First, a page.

In the post
InMotion: The Nocturne Series I mentioned that cycling is the hardest thing i have photographed, but also that this statement may change after i have photographed the Blackpool Air Show 2009. Well that statement still stands. Though shooting the planes was rather difficult, thanks to my rather small 200mm lens, it meant the planes were always in the frame, making life that little bit easier.
The event itself was great, and another fine example of how great Blackpool is if your in the right place at the right time. In previous years we have been treated to performances by the Tornado F16, the Harrier Jump Jet, a fly-by by the latest RAF plane, the Eurofighter Typhoon. This year however was a slightly more sedate pace, with far more propellor planes on show.
The first display, though rather sedate, was probably the highlight of the show for many people. It featured planes from World War II. The Lancaster Bomber, a Hurricane, and a Spitfire. It was great to these old planes flying again, in the formation they would have used during the war, with the two fighter planes flanking the bomber to act as protection from an aerial attack. What made the display even more special was knowing the the Lancaster Bomber is only one of two flight worthy Lancaster's left, with the other one based in Canada. So to see this plane in flight was a privilege.
Next up was a more daredevil display by a wing walker, with the pilot performing many sharp turns and loops, whilst the wing walker also performed various spins and flips on top of the plane. Normally there are two planes that fly in tandem, but unfortunately there was a problem with the second plane that kept it grounded.
Another great sight, and meteoric sound, was the arrival of the Vulcan Bomber. The plane that as the name suggests is as large as a bomber, but can perform turns as sharp as a fighter aircraft, as the pilot so kindly demonstrated scaring several children in the process. I thought it was excellent though.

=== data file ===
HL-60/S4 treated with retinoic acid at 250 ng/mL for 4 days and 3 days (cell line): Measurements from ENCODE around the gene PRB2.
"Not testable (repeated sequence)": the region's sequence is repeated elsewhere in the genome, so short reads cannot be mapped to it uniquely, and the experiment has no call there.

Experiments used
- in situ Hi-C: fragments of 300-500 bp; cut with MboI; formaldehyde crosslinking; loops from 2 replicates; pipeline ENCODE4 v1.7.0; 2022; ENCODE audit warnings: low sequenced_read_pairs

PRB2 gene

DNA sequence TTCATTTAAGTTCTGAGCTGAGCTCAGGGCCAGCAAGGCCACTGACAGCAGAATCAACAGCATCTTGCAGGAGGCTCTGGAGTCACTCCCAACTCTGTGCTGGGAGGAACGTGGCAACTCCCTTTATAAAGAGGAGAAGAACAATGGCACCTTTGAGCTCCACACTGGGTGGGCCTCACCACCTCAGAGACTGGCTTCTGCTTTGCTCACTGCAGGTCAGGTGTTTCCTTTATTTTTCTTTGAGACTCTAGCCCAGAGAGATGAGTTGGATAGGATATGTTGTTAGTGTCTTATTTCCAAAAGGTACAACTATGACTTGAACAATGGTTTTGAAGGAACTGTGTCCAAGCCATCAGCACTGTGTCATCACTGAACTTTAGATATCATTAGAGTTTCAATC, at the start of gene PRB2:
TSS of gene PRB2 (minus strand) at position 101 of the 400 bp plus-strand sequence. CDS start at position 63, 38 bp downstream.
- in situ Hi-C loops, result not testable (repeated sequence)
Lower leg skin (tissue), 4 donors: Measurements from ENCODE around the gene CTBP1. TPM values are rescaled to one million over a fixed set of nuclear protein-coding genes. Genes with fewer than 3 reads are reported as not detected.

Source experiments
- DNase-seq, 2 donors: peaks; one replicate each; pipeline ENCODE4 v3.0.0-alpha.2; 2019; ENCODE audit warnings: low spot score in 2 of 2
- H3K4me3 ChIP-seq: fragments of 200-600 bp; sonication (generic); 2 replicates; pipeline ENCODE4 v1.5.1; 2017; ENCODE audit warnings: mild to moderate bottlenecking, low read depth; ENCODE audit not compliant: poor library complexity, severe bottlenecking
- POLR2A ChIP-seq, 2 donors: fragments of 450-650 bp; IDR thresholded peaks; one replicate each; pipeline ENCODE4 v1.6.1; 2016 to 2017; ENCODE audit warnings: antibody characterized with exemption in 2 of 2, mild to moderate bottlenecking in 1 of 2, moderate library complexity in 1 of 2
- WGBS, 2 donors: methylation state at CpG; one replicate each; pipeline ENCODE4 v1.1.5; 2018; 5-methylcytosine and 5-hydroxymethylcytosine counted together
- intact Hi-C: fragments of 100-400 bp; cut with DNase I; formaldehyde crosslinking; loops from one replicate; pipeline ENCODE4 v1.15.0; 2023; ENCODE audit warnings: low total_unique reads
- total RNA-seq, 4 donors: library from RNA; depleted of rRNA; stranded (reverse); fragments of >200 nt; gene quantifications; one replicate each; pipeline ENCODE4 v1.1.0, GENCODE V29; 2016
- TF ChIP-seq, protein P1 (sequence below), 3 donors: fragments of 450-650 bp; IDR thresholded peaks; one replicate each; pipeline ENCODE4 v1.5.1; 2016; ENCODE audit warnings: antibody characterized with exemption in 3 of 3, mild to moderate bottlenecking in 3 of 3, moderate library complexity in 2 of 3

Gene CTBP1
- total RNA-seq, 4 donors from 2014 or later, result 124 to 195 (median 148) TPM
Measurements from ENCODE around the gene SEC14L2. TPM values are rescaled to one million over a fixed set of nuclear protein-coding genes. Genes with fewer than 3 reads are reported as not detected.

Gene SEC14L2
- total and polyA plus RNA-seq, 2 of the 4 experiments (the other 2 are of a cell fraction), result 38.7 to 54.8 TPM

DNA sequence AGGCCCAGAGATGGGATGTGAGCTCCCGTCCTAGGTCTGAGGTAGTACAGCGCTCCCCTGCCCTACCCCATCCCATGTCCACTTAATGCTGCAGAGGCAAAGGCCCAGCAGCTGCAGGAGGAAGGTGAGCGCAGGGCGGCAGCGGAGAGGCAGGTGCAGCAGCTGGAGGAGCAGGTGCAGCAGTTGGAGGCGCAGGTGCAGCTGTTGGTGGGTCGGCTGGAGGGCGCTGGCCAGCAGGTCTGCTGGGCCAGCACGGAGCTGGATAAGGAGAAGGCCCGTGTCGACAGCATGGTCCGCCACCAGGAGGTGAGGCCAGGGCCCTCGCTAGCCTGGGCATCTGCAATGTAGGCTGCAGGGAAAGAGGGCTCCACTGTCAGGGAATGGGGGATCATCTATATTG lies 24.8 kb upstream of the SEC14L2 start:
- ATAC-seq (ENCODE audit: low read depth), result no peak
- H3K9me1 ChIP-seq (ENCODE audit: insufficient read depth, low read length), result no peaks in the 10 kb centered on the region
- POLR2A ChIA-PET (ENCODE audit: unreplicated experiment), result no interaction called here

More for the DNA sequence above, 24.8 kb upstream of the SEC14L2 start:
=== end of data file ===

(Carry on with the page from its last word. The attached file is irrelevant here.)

Another display was by a team called "The Blades" which consisted of ex-Red Arrows pilots in powerful propellor powered planes that capable defying gravity by simply turning the plane vertically and powering into the sky, before spiraling seemingly out of control back towards the sea, before pulling up. They put on a great display.
Obviously the highlight for many people was the annual performance by the Red Arrows. Once again putting on a great display of formation flying as well as aggressive combat style flight, including barrel rolls, loops and corkscrews.
Concord may not fly any more, but the red arrows do their best to imitate it's famous silhouette.
I don't normally brag about my own pictures, but i love this one, so much so i have done a zoom and crop to show the reason why. I was so happy with the detail i was able to capture. Not only the smoke, but the lights and the vortices streaming off the wings too.
I hope you enjoyed the images, and i'll be bring you more images of great events from Blackpool in the next few weeks. Who says Blackpool's boring?